#### Reid Barton (Dec 17 2020 at 19:01):

And of course the person with the question can't be expected to preserve exactly the relevant aspects of the question, otherwise they would probably be able to answer it themselves

#### Reid Barton (Dec 17 2020 at 19:03):

It's probably never a good idea to use ite on types

#### Eric Wieser (Dec 17 2020 at 19:05):

This sounds similar to my topic about using sum.elim U V as a type...

(deleted)

#### Bjørn Kjos-Hanssen (Dec 17 2020 at 19:08):

How about this: how to implement types U_1, ... U_n where if (2^k ≤ 2^(2^(n-k)) - 1) then U_k= fin k(say) and otherwise U_k = finset (fin k) (say)

#### Reid Barton (Dec 17 2020 at 19:15):

well, hopefully you don't care about actual equality of types

#### Reid Barton (Dec 17 2020 at 19:16):

one possibility is

inductive U (n k : ℕ)
| mk₁ : (2^k ≤ 2^(2^(n-k)) - 1) → fin k → U n k
| mk₂ : ¬ (2^k ≤ 2^(2^(n-k)) - 1) → finset (fin k) → U n k


#### Reid Barton (Dec 17 2020 at 19:16):

but really, the question can't be answered from this perspective

#### Reid Barton (Dec 17 2020 at 19:17):

Types describe what you can do with something, and we have no idea what you want to do with these U_k

#### Reid Barton (Dec 17 2020 at 19:18):

It's hard enough to figure out the right definitions when you know what you're doing (literally)

#### Bjørn Kjos-Hanssen (Dec 17 2020 at 19:20):

That looks promising, although I get invalid return type

#### Mario Carneiro (Dec 17 2020 at 19:20):

It should just be U there, not U n k

#### Bjørn Kjos-Hanssen (Dec 17 2020 at 19:24):

@Reid Barton well briefly, I want to prove things about elements of the type Σ k, U k. Maybe your solution will do the trick!

#### Mario Carneiro (Dec 17 2020 at 19:28):

You can adapt the type reid gave to incorporate the sigma too:

inductive U (n : ℕ)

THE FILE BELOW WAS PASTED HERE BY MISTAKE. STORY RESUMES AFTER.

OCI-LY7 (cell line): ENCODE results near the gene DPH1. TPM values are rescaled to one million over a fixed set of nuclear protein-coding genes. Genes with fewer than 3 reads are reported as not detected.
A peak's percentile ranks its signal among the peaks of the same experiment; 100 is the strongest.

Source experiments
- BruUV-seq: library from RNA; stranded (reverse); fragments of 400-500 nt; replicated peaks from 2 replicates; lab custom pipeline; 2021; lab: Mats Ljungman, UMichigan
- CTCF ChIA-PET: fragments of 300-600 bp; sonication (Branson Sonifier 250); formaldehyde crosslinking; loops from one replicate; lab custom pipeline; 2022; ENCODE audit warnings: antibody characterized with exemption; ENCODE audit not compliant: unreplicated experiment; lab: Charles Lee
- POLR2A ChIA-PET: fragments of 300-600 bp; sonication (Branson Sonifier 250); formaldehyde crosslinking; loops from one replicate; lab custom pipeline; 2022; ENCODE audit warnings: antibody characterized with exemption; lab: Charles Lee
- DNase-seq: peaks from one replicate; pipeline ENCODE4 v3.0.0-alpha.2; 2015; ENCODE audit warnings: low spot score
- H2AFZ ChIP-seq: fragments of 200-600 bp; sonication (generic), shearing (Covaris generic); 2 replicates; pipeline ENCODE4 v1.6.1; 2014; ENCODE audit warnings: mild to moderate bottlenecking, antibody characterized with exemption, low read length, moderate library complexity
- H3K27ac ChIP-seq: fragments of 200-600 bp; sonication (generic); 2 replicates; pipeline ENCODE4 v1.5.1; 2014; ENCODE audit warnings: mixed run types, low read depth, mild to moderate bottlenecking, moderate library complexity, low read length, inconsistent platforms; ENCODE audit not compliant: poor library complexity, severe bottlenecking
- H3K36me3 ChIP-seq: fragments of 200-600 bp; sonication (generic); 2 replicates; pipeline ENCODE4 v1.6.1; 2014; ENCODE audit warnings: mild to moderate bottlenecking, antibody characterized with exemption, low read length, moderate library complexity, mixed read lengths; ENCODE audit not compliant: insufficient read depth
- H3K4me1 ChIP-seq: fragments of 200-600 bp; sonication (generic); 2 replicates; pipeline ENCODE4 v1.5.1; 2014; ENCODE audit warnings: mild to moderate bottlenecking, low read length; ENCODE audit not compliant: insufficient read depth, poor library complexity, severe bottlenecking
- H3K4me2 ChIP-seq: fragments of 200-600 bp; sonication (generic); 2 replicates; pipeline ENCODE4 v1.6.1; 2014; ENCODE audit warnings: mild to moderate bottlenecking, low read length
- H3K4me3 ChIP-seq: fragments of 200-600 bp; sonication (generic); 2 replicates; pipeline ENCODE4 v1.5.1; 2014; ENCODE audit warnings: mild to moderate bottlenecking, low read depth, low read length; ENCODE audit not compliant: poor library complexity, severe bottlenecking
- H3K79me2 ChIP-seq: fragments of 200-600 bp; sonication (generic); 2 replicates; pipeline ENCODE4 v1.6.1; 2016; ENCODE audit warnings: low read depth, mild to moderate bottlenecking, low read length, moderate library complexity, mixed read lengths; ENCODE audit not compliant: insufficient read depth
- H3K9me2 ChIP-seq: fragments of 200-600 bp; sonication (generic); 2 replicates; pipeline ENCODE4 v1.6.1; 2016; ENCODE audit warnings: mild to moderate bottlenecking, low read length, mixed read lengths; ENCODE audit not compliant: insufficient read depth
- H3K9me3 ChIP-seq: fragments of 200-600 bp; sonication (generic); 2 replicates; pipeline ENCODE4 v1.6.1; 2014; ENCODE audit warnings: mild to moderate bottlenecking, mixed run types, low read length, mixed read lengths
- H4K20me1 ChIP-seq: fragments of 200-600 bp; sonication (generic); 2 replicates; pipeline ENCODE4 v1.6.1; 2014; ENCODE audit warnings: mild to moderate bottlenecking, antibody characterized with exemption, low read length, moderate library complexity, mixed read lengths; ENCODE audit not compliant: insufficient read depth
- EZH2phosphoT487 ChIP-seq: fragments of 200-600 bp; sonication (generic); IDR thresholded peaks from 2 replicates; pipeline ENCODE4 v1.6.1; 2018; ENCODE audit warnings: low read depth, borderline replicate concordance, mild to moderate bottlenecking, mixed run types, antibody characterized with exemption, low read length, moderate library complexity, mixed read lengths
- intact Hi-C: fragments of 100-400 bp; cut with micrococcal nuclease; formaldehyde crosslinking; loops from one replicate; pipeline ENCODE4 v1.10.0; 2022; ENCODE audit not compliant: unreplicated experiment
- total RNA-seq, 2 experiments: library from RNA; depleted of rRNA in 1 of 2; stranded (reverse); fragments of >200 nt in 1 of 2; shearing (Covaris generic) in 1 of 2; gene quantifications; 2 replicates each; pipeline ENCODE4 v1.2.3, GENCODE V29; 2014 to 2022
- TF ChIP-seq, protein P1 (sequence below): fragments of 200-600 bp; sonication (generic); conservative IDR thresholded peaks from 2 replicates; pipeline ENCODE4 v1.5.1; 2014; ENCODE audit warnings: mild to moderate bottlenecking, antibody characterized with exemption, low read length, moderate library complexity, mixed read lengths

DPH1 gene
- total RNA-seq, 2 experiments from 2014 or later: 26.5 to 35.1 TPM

| mk₁ (k) : (2^k ≤ 2^(2^(n-k)) - 1) → fin k → U
| mk₂ (k) : ¬ (2^k ≤ 2^(2^(n-k)) - 1) → finset (fin k) → U


#### Reid Barton (Dec 17 2020 at 19:28):

if you only need this sigma type then you can just use off-the-shelf types

#### Reid Barton (Dec 17 2020 at 19:29):

(Σ k (H : 2^k ≤ 2^(2^(n-k)) - 1), fin k) ⊕ (Σ k (H : ¬ 2^k ≤ 2^(2^(n-k)) - 1), finset (fin k))

#### Reid Barton (Dec 17 2020 at 19:30):

That said, in a particular application you might want to use a custom type to get more meaningful names than sum.inr

#### Bjørn Kjos-Hanssen (Dec 17 2020 at 20:54):

@Reid Barton that looks good although is there some typo?

#### Bjørn Kjos-Hanssen (Dec 17 2020 at 20:56):

Do you mean

(Σ k:ℕ, (2^k ≤ 2^(2^(n-k)) - 1)→ fin k) ⊕ (Σ k:ℕ, (¬ 2^k ≤ 2^(2^(n-k)) - 1) →  finset (fin k))


?

#### Floris van Doorn (Dec 18 2020 at 18:44):

You want to write your own definition that takes an x and returns the k. Here are some examples on how to do this, depending on how you choose to define the type:

import data.finset.basic

-- Reid's example (fixed)
def my_type (n : ℕ) : Type :=
(Σ' k (H : 2^k ≤ 2^(2^(n-k)) - 1), fin k) ⊕ (Σ' k (H : ¬ 2^k ≤ 2^(2^(n-k)) - 1), finset (fin k))

def my_k {n : ℕ} : ∀ (x : my_type n), ℕ
| (sum.inl ⟨k, H, x⟩) := k
| (sum.inr ⟨k, H, x⟩) := k

-- another way to define k
def my_k_alternate {n : ℕ} (x : my_type n) : ℕ :=
sum.elim psigma.fst psigma.fst x

-- maybe more convenient?
def my_type' (n : ℕ) : Type :=
Σ (k : ℕ), { x : fin k // 2^k ≤ 2^(2^(n-k)) - 1} ⊕ { x : finset (fin k) // ¬ 2^k ≤ 2^(2^(n-k)) - 1}

def my_k' {n : ℕ} (x : my_type' n) : ℕ :=
x.1

-- Mario's example
inductive U (n : ℕ)
| mk₁ (k) : (2^k ≤ 2^(2^(n-k)) - 1) → fin k → U
| mk₂ (k) : ¬ (2^k ≤ 2^(2^(n-k)) - 1) → finset (fin k) → U

open U

def U_k {n : ℕ} : ∀ (x : U n), ℕ
| (mk₁ k H x) := k
| (mk₂ k H x) := k


#### Bjørn Kjos-Hanssen (Dec 18 2020 at 20:25):

Awesome @Floris van Doorn . Had not heard of the modified Σ type Σ' before.

#### Eric Wieser (Dec 18 2020 at 21:37):

That syntax is docs#psigma, right?

Last updated: Dec 20 2023 at 11:08 UTC